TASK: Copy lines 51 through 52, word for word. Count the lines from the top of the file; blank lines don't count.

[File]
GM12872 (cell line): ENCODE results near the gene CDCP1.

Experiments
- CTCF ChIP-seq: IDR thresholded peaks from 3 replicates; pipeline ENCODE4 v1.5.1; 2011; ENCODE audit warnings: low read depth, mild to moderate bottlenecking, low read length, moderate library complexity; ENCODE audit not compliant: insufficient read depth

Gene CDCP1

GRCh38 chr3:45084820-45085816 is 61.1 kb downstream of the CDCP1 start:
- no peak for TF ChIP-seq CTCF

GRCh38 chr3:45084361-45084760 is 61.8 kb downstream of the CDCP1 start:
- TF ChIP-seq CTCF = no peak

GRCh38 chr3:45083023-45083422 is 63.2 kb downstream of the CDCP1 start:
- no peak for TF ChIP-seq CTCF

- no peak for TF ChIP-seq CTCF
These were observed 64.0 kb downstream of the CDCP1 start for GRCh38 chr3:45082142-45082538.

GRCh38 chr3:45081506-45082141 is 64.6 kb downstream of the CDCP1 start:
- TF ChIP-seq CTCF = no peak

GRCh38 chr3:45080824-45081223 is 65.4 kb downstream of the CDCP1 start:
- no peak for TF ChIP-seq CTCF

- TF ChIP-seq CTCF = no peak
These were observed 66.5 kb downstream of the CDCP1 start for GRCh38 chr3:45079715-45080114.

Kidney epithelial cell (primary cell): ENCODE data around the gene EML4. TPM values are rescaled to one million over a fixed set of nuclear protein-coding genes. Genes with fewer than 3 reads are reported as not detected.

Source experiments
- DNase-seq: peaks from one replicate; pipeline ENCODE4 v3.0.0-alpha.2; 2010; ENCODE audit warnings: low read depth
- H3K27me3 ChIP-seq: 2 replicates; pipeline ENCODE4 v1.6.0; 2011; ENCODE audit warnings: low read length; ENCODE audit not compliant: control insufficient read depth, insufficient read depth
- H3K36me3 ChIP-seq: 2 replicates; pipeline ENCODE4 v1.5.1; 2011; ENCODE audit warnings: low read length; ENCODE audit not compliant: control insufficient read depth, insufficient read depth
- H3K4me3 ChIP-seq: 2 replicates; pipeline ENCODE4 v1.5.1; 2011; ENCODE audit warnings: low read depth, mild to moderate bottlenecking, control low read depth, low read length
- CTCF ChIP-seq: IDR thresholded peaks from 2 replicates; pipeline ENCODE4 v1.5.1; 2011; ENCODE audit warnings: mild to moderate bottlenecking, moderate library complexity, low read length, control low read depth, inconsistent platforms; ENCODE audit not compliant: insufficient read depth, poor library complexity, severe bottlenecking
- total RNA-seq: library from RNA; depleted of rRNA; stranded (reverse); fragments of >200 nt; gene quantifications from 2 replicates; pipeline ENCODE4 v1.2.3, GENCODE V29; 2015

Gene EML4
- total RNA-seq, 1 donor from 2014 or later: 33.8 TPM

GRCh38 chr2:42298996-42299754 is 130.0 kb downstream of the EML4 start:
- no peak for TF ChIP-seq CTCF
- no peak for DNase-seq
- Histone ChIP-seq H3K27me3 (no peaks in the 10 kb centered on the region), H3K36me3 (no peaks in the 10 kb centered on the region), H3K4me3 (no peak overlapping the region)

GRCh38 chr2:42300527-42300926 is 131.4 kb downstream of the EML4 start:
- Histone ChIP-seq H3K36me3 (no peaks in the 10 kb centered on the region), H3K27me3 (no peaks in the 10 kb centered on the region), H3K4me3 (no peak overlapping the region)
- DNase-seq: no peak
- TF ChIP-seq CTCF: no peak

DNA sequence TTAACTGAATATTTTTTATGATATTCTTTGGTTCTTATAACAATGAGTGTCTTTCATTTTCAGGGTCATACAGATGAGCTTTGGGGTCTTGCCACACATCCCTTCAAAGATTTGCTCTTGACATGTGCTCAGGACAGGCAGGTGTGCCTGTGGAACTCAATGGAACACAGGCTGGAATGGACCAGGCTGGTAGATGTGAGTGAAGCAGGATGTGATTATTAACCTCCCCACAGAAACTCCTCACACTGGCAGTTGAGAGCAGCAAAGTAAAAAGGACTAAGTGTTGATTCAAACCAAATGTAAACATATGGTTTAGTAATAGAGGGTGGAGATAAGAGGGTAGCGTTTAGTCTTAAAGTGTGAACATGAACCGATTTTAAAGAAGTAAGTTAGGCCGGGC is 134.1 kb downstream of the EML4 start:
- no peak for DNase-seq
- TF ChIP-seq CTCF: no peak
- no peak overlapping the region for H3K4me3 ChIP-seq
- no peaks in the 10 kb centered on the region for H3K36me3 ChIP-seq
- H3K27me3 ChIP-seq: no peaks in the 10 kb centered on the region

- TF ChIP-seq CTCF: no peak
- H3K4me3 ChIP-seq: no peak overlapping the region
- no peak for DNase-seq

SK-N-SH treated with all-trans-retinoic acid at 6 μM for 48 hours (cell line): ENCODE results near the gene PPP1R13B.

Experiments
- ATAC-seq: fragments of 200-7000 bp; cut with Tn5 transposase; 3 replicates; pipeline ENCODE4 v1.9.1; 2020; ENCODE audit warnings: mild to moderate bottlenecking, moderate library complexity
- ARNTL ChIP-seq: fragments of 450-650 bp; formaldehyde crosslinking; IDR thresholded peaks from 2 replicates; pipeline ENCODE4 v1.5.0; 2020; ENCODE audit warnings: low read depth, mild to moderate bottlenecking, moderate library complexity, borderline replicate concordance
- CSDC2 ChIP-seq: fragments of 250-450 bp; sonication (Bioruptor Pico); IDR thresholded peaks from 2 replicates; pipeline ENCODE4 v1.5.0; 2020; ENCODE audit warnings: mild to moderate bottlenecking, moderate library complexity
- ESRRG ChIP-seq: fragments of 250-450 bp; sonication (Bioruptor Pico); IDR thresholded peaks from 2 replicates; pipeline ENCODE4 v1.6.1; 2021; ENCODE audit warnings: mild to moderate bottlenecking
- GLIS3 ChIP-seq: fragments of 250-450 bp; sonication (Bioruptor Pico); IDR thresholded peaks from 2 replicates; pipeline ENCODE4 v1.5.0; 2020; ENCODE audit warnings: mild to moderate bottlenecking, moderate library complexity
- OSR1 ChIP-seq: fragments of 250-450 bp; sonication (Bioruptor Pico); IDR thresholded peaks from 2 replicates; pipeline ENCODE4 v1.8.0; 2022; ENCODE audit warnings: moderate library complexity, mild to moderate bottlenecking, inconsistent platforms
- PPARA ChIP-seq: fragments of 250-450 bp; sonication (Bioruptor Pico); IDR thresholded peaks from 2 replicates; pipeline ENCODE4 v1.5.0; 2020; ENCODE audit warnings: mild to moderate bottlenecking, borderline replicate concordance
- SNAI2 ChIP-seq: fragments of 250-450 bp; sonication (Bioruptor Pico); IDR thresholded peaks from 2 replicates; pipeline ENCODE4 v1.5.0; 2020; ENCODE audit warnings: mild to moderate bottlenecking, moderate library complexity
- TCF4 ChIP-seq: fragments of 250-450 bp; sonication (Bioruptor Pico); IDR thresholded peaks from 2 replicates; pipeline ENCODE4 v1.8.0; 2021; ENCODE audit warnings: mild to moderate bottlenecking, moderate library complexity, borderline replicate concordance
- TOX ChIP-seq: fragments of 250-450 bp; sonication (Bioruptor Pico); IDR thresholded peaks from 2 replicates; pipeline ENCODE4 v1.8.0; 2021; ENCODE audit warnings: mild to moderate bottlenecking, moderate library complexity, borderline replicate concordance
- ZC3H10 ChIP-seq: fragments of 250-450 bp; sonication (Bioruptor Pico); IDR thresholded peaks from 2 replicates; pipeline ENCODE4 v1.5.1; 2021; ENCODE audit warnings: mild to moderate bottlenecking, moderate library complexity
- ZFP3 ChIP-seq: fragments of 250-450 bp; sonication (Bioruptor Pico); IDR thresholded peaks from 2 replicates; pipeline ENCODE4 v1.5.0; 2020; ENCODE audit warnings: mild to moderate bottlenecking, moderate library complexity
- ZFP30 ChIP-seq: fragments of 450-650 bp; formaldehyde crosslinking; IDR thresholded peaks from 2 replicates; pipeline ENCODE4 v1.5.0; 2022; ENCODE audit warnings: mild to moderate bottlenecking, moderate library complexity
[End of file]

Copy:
- ESRRG ChIP-seq: fragments of 250-450 bp; sonication (Bioruptor Pico); IDR thresholded peaks from 2 replicates; pipeline ENCODE4 v1.6.1; 2021; ENCODE audit warnings: mild to moderate bottlenecking
- GLIS3 ChIP-seq: fragments of 250-450 bp; sonication (Bioruptor Pico); IDR thresholded peaks from 2 replicates; pipeline ENCODE4 v1.5.0; 2020; ENCODE audit warnings: mild to moderate bottlenecking, moderate library complexity